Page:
The Cooper Union practices what it preaches.

With a modern façade, energy-efficient MEP systems, and an artistic interior staircase, the new campus building at 41 Cooper Square is a case in point for a student body that majors in architecture, engineering, and the arts.

At the heart of Manhattan’s East Village, the nine-story, 175,000-sq-ft building sticks out in both size and shape from its historic neighbors. As the new gathering place and the central campus building for New York City’s Cooper Union for the Advancement of Science and Art, 41 Cooper Square hosts state-of-the-art academic laboratories, studios, classrooms, science, and research spaces. However, arguably the most important lessons learned at 41 Cooper Square are those gained behind the walls and public spaces where teams of building professionals designed and successfully built New York City’s first LEED® Platinum academic laboratory facility.

Through a number of energy-efficiency strategies including radiant heating and cooling, demand control ventilation, heat recovery, a high-performance façade, occupancy sensors, control strategies, and more, 41 Cooper Square is almost 40% more efficient than standard buildings in its class. Designed by Syska Hennessy Group (New York) in collaboration with IBE Consulting Engineers (Los Angeles), the building’s MEP infrastructure met and currently exceeds the College’s performance goals.

With a high prescription for occupant comfort and efficient MEP systems design, a number of state-of-the-art building technologies were specified at 41 Cooper Square. Through energy modeling and creative engineering, different HVAC scenarios were tried and tested until the right formula for the building emerged.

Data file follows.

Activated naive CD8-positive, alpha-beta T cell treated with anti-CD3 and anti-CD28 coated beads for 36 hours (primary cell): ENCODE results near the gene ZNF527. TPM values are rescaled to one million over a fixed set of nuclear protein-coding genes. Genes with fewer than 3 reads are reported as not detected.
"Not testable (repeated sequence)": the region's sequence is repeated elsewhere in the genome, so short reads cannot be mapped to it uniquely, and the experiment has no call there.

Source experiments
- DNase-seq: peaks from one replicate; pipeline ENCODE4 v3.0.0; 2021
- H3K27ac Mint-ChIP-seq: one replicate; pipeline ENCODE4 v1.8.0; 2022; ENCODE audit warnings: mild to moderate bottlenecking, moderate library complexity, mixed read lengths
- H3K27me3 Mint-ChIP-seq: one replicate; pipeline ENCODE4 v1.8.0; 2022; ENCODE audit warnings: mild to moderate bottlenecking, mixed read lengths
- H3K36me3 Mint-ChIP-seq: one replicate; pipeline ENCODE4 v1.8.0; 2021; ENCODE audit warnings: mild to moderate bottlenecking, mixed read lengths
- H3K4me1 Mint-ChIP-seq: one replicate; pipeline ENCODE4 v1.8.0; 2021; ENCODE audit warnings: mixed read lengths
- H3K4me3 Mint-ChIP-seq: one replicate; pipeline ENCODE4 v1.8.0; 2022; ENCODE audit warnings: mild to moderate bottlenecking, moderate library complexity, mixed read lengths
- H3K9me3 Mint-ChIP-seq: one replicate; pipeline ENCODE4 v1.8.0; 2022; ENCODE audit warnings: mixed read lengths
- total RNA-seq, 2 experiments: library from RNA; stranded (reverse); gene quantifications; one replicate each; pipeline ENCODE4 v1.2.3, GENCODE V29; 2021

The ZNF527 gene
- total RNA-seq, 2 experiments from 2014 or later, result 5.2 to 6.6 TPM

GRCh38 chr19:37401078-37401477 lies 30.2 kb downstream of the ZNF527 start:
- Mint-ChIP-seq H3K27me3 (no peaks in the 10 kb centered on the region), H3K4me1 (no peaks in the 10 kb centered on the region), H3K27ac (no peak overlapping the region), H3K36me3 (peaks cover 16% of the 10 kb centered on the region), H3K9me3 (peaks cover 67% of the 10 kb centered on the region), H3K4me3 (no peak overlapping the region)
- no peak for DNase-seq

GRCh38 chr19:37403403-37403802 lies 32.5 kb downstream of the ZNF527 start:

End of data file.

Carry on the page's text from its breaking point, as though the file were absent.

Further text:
Typical MEP systems strive to maintain the thermal comfort of a given space by regulating temperature, humidity, and air movement. Radiant systems present a fourth aspect of comfort: mean radiant temperature. Traveling through a designated space, radiant panels filled with hot or cold water heat or cool an object of the opposite temperature. The warmer object radiates heat to the cooler object, or the cooler object absorbs heat from the warmer object. The human body perceives this heat transfer as more comfortable than other heat transfers (convection and conduction).

After an energy model suggested significant savings would result, both radiant ceilings and floors were employed at 41 Cooper Square. Radiant ceilings are used in approximately 80% of the building, including classrooms, offices, and laboratories, while radiant flooring is employed in the main lobby (heating only), the first floor multipurpose room, and the three-story-high gallery exhibit area.

Due to its decoupling of hydronic conditioning from ventilation application, radiant heating and cooling provided design engineers with the significantly improved HVAC efficiencies they desired. With the exception of the art studio spaces on ninth floor and subcellar laboratories, 41 Cooper Square is exclusively serviced by radiant heating and cooling, which reduces airflow to these spaces by as much as 35%. Due to high air-change rates, laboratories are provided with heating-only radiant panels.